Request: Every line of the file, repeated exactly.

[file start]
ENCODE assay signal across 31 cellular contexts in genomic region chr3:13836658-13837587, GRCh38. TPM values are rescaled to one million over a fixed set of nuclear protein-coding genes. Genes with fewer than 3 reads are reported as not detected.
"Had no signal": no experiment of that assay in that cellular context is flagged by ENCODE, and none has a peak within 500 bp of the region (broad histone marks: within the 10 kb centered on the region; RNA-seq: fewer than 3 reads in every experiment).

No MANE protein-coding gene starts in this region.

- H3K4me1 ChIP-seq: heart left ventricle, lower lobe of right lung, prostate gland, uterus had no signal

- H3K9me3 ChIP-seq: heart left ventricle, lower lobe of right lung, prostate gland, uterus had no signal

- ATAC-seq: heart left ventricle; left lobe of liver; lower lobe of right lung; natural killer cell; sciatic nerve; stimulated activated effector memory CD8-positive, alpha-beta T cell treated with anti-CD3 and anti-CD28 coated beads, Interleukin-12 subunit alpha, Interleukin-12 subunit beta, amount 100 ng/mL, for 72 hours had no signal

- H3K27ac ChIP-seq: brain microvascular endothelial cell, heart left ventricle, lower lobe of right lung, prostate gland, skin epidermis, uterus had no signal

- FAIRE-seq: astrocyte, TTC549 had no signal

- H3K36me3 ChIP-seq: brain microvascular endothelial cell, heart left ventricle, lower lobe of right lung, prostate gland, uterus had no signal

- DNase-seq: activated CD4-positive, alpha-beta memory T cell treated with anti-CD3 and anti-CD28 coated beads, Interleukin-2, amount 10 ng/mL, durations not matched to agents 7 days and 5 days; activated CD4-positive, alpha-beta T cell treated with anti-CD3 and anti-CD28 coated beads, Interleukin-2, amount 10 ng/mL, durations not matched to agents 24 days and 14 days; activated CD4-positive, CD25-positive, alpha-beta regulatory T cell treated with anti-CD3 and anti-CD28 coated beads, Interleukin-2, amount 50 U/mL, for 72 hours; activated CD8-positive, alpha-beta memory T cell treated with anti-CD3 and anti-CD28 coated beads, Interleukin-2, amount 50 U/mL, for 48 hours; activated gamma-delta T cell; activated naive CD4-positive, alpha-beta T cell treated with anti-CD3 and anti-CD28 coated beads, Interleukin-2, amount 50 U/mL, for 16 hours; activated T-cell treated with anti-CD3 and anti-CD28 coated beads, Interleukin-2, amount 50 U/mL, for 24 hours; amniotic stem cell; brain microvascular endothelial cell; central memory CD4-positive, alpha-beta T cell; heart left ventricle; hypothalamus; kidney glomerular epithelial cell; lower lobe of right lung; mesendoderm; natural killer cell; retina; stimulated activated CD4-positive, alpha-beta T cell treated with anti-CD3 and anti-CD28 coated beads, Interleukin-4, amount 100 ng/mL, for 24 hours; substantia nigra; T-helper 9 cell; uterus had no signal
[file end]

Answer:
ENCODE assay signal across 31 cellular contexts in genomic region chr3:13836658-13837587, GRCh38. TPM values are rescaled to one million over a fixed set of nuclear protein-coding genes. Genes with fewer than 3 reads are reported as not detected.
"Had no signal": no experiment of that assay in that cellular context is flagged by ENCODE, and none has a peak within 500 bp of the region (broad histone marks: within the 10 kb centered on the region; RNA-seq: fewer than 3 reads in every experiment).

No MANE protein-coding gene starts in this region.

- H3K4me1 ChIP-seq: heart left ventricle, lower lobe of right lung, prostate gland, uterus had no signal

- H3K9me3 ChIP-seq: heart left ventricle, lower lobe of right lung, prostate gland, uterus had no signal

- ATAC-seq: heart left ventricle; left lobe of liver; lower lobe of right lung; natural killer cell; sciatic nerve; stimulated activated effector memory CD8-positive, alpha-beta T cell treated with anti-CD3 and anti-CD28 coated beads, Interleukin-12 subunit alpha, Interleukin-12 subunit beta, amount 100 ng/mL, for 72 hours had no signal

- H3K27ac ChIP-seq: brain microvascular endothelial cell, heart left ventricle, lower lobe of right lung, prostate gland, skin epidermis, uterus had no signal

- FAIRE-seq: astrocyte, TTC549 had no signal

- H3K36me3 ChIP-seq: brain microvascular endothelial cell, heart left ventricle, lower lobe of right lung, prostate gland, uterus had no signal

- DNase-seq: activated CD4-positive, alpha-beta memory T cell treated with anti-CD3 and anti-CD28 coated beads, Interleukin-2, amount 10 ng/mL, durations not matched to agents 7 days and 5 days; activated CD4-positive, alpha-beta T cell treated with anti-CD3 and anti-CD28 coated beads, Interleukin-2, amount 10 ng/mL, durations not matched to agents 24 days and 14 days; activated CD4-positive, CD25-positive, alpha-beta regulatory T cell treated with anti-CD3 and anti-CD28 coated beads, Interleukin-2, amount 50 U/mL, for 72 hours; activated CD8-positive, alpha-beta memory T cell treated with anti-CD3 and anti-CD28 coated beads, Interleukin-2, amount 50 U/mL, for 48 hours; activated gamma-delta T cell; activated naive CD4-positive, alpha-beta T cell treated with anti-CD3 and anti-CD28 coated beads, Interleukin-2, amount 50 U/mL, for 16 hours; activated T-cell treated with anti-CD3 and anti-CD28 coated beads, Interleukin-2, amount 50 U/mL, for 24 hours; amniotic stem cell; brain microvascular endothelial cell; central memory CD4-positive, alpha-beta T cell; heart left ventricle; hypothalamus; kidney glomerular epithelial cell; lower lobe of right lung; mesendoderm; natural killer cell; retina; stimulated activated CD4-positive, alpha-beta T cell treated with anti-CD3 and anti-CD28 coated beads, Interleukin-4, amount 100 ng/mL, for 24 hours; substantia nigra; T-helper 9 cell; uterus had no signal